Straits Times January 15, 2011

David LaChapelle, Takashi Murakami and Zeng Fanzhi are three of the top names in town for Art Stage Singapore



"Sharp Shooter"



'Gun crosshairs on a map? What is that saying?' asks an agitated David LaChapelle. The American photographer, known as much for his nudes in eye-popping colours as his portraits of pop stars such as Lady Gaga and Kanye West, is becoming visibly angered while speaking to Life! at the Art Stage fair.



The recent shootings in Arizona which left six dead and a congresswoman seriously injured are blamed by some on the crosshairs used on maps listing the political opponents of former governor Sarah Palin. Critics have blamed the shooting on the heated political rhetoric. Her camp has said that the gunsights were never meant to be taken literally, but that defense shows an ignorance about the power of images, says the 47-year-old artist.



It was the same outrage that he aimed at rock singer Marilyn Manson some years ago, when he was commissioned to do a photo shoot for the singer's band. The composer's songs, filled with themes of self-annihilation, had been cited as a factor in a number of teen suicides. 'I sat them down and told them, 'You can't have it both ways. Either you have an impact or you don't',' he says. Artists who say that their positive images create a better world, then also claim that their darker messages cannot be taken at face value, are practicising double standards, he says. 'If you think that 12-year-olds can understand irony, you are mistaken,' he remembers telling Manson.



That is not to say that LaChapelle's work is all innocuous and sunny. An exhibition of his art, now on at the De Sarthe Fine Art stand at the Art Stage fair, showcases his fascination with sex and sensuality, often intertwined with cheeky commentaries on fame, luxury and conspicuous consumption.



In the late 1990s, he made his name for shooting portraits and fashion spreads featuring stars and supermodels for magazines but lately he has transformed into a darling of the fine arts world, where he is known for his large, elaborately staged and highly detailed photo-collages, some over 100m long. He has not closed the door completely on magazine commissions, he says, but admits that the magazine landscape has changed, especially among the young. 'With Facebook and MySpace, they have created their own magazine, in a sense,' he says.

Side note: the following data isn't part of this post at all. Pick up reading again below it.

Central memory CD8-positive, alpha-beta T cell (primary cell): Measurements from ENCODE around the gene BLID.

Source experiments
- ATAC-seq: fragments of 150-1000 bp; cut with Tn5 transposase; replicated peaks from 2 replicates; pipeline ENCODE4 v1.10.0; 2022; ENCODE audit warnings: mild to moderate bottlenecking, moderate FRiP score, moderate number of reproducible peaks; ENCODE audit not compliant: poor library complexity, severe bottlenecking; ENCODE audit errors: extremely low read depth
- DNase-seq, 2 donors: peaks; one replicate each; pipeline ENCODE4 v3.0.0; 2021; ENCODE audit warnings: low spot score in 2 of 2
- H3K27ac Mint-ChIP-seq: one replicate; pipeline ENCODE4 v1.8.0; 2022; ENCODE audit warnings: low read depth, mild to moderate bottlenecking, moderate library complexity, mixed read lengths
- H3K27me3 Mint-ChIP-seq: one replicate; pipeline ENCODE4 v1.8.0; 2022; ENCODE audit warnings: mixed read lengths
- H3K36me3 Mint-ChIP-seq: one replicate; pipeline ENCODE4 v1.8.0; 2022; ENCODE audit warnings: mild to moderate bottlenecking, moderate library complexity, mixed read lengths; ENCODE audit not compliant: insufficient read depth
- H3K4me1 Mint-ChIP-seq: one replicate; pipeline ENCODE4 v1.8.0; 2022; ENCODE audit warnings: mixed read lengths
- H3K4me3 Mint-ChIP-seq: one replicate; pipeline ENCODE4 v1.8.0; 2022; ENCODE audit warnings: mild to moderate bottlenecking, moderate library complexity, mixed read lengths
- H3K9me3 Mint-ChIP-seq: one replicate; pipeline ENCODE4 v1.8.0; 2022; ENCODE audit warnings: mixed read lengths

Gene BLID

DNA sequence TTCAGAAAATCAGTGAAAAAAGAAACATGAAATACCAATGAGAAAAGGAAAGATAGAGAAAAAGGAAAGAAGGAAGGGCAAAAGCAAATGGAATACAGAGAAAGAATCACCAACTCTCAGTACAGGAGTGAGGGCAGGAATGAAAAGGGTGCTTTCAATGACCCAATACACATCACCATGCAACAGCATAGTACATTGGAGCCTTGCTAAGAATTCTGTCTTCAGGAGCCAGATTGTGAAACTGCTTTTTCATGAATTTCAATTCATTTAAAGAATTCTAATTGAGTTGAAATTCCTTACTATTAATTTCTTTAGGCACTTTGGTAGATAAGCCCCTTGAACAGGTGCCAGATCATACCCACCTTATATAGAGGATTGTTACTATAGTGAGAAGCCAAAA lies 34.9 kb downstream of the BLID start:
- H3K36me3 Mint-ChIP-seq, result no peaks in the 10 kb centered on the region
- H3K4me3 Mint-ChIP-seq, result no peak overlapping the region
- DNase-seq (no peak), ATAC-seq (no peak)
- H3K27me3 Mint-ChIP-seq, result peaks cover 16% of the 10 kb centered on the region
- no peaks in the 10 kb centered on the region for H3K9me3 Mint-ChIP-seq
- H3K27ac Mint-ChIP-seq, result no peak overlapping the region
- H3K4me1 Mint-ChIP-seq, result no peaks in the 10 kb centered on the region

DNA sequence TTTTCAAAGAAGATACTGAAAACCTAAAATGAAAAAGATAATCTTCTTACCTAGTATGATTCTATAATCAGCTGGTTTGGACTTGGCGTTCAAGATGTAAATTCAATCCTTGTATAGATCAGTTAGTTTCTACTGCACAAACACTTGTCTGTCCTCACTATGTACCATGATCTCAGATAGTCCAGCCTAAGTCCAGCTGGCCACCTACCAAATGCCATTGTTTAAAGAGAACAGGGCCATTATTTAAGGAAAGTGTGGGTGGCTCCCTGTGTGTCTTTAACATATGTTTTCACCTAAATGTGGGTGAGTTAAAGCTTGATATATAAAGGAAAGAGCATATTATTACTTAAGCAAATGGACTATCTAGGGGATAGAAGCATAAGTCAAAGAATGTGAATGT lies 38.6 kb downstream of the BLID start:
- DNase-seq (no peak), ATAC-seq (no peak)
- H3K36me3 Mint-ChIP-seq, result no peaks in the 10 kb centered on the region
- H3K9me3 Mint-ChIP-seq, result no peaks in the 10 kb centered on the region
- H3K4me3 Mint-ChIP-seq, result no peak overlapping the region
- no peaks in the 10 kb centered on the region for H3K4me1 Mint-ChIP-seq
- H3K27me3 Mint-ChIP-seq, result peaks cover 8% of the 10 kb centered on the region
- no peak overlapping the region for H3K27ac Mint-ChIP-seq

His stance on harmful images does not mean his works do not invite controversy. In 2006, his book of images Heaven To Hell featured a picture of rocker Courtney Love cradling a dying man who was a dead ringer for her husband Kurt Cobain, frontman of the band Nirvana. The much-loved rock star killed himself with a shotgun in 1994. The resemblance of the male model to Cobain was an accident, but a beautiful one, he says. 'At the shoot, when he (the model) walked in, everyone went 'oh!'' says LaChapelle, of that first awkward moment. But the photographer went ahead because he saw that it could add a layer of meaning to the work.



'What is wrong with it? Courtney loved Kurt,' he says. He saw the coincidence as fortunate and used it. 'It's something that happens in photography and it's beyond your control,' says the artist, who now lives and works on an isolated farm in Maui, Hawaii, but keeps a studio in Los Angeles. While the shoot with Love had its tense moments - he says that at one point, he was ready to drop the temperamental singer and actress and use another model - it came off well in the end and the two are still friends.



He believes that his mission to show beauty in everyone can sometimes be thwarted when celebrities turn out to be unpleasant. Lately, though, he says he has found a mental trick in the pages of a book written by a former prostitute. She was asked how she made herself have sex with physically repulsive people and her technique was to look for the one nice thing about them, even if it was their shoes, he says.



'So if the celebrity is not very nice, I'll go, 'Well, okay, I like her shoes'.'



By John Lui

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